Many of these kinds of irrefutable (and ultimately insoluble) paradoxical assertions (IPA's) used by various cults seem to pose a question or challenge of the following general form:
If you are not free [or failing to live up to your true potential, etc. etc.], because of your 'conditioning' [or insert equivalent IPA from your favourite cult], what do you do about it? Do you:
(a). Give in and accept the situation?
(b). Try and break free?
You can of course refuse to answer the question. However, if your answer is (b), then this implies some agreement with the assertion that you are 'conditioned' [or equivalent IPA]. To some degree, you have entered an insoluble self-referential paradox and also a potential double bind. The paradox is: how can you attempt to break free when any or all of your thoughts and actions may be at least partly the result of 'conditioning' (or ego, or the influence of a malignant spirit, or some other IPA.)? If you decide on a course of action on your own account, how do you know whether or not your decision is partly or wholly the result of your unconscious 'conditioning', or in other words whether you haven't simply been programmed to act in this way and are not actually making a free decision at all. By its paradoxical nature, this kind of question can never be satisfactorily answered.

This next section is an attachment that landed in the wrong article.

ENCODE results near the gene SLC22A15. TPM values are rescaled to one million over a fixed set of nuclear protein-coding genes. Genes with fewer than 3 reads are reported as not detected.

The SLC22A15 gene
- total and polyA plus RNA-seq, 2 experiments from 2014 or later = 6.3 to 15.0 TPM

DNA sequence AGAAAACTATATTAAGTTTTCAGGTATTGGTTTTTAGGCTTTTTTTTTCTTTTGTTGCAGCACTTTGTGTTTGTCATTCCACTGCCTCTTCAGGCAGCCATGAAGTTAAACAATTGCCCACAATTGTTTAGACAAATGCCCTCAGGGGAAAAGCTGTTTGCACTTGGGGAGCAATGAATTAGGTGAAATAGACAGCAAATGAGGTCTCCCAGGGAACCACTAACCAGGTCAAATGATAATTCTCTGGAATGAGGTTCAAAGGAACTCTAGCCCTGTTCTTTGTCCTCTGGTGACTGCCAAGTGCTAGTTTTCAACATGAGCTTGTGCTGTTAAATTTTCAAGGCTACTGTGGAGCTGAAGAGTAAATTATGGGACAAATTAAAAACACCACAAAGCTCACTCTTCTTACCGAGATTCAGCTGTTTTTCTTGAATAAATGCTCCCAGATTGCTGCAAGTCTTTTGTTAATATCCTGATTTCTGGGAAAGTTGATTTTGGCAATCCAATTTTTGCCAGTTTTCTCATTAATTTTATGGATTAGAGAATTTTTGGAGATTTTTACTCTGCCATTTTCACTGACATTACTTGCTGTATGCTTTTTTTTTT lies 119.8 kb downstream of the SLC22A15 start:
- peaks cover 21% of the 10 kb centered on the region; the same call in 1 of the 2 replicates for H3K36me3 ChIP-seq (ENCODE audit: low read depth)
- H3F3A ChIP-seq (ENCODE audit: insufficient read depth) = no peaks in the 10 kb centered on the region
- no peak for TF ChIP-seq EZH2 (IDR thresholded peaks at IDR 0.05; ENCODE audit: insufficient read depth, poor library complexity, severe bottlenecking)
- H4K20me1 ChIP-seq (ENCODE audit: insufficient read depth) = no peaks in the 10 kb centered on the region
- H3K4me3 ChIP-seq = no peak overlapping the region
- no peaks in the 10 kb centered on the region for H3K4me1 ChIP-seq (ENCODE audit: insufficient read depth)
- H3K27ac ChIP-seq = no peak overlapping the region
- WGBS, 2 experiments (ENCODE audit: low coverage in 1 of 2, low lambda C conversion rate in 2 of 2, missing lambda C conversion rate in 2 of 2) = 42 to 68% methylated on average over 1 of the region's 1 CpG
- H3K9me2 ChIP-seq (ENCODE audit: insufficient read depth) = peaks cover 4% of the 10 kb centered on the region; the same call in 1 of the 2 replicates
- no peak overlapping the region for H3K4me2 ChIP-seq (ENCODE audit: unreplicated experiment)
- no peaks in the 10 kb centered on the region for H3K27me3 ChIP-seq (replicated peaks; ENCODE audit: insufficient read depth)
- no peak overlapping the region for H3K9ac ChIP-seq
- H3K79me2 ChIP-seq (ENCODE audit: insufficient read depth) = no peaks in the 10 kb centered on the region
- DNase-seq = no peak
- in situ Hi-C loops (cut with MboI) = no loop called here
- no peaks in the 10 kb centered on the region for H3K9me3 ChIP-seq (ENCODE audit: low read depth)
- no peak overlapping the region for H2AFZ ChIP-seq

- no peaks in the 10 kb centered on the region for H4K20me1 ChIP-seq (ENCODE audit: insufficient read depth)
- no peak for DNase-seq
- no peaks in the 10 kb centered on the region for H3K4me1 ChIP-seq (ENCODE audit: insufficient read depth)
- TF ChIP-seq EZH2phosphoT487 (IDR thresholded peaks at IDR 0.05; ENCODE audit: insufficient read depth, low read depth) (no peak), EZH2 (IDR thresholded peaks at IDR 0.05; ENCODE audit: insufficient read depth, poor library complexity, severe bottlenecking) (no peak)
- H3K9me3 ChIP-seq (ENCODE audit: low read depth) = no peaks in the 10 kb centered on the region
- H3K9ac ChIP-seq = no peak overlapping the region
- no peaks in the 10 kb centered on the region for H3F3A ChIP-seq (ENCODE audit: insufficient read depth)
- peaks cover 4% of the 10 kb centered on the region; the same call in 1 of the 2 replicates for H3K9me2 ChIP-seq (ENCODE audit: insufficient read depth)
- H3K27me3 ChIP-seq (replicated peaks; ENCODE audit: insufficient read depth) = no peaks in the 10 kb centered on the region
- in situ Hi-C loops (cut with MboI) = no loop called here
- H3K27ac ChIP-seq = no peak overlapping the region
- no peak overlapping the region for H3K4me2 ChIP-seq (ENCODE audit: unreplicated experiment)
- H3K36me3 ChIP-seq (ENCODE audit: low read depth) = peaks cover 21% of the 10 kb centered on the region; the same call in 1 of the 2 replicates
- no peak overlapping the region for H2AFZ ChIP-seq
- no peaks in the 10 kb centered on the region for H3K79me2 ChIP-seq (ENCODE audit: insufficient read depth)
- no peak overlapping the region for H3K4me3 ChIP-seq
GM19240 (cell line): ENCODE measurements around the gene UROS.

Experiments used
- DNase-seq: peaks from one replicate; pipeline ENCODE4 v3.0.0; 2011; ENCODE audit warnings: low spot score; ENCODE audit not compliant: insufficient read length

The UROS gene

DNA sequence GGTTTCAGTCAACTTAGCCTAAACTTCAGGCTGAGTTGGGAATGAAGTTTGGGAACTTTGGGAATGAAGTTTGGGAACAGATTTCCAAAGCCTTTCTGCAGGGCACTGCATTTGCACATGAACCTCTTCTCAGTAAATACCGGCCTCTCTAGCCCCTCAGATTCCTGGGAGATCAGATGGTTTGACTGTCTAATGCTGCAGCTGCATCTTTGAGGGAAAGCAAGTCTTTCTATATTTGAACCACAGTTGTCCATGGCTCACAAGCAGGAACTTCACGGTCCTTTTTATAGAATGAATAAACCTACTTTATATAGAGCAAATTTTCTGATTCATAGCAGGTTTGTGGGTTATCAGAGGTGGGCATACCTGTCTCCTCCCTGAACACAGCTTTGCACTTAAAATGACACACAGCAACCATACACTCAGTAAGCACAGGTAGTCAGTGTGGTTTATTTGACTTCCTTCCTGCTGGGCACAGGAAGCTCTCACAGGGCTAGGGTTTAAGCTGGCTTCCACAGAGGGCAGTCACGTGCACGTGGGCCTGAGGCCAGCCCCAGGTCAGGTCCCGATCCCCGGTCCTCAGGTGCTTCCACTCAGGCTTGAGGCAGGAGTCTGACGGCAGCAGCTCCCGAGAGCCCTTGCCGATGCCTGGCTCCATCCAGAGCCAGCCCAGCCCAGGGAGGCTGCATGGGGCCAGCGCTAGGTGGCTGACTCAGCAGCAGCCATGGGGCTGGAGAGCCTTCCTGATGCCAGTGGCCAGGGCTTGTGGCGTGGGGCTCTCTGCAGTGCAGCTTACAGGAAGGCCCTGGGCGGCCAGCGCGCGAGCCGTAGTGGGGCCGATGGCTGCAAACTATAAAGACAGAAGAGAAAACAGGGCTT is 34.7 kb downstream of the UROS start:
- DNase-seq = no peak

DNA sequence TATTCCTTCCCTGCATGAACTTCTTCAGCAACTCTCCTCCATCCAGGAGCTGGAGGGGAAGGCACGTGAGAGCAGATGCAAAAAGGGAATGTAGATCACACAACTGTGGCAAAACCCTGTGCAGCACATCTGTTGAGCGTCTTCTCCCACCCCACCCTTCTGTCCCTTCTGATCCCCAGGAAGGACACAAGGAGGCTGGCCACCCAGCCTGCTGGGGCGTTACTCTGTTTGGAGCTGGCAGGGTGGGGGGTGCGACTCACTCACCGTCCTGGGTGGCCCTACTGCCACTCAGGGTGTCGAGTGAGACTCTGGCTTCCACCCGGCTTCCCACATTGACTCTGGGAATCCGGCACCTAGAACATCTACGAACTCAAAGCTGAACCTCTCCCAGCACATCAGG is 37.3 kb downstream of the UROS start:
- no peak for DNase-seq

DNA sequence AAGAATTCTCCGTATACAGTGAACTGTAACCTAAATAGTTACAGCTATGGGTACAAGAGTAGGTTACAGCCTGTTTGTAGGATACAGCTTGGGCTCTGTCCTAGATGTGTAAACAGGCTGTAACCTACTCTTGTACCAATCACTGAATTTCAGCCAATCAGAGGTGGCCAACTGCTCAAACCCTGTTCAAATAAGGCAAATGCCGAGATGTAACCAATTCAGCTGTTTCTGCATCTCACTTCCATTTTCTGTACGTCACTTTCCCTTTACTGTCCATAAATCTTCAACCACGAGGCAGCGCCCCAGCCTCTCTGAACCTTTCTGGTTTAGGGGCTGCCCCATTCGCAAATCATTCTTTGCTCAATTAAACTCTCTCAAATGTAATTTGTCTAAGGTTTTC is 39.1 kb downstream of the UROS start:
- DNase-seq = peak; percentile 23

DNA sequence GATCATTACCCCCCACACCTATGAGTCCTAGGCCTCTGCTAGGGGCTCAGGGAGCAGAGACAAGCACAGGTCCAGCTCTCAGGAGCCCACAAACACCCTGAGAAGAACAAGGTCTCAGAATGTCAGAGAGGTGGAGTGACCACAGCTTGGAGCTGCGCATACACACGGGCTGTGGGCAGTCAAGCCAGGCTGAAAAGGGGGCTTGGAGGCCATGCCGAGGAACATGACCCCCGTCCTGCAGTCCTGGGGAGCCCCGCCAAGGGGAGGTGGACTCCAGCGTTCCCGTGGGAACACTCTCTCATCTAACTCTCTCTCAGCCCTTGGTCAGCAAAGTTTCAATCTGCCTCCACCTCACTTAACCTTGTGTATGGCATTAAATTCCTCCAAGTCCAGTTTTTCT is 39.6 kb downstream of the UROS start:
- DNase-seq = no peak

This places an aspirant in a difficult position. They now have to decide for themselves, alone and without any outside reference, whether or not to place any trust in their new friends, and in the spiritual guidance offered by the group. (Remember that there are no independent or objective means of testing the validity of the group's claims and assertions; they can only be taken on trust). If they do not trust the group, then effectively they must break off contact with them. If, on the other hand, they decide to give the group the benefit of the doubt, or if they allow themselves to be drawn in by the emotional warmth and friendliness of existing members, or to feel inspired by the (claimed) humanitarian and spiritual ideals of the group, then they may be vulnerable.
In short, an aspirant has to decide between leaving the group, or 'opening up' and beginning to trust the group. This decision is the crux, or pivotal point, of mind control.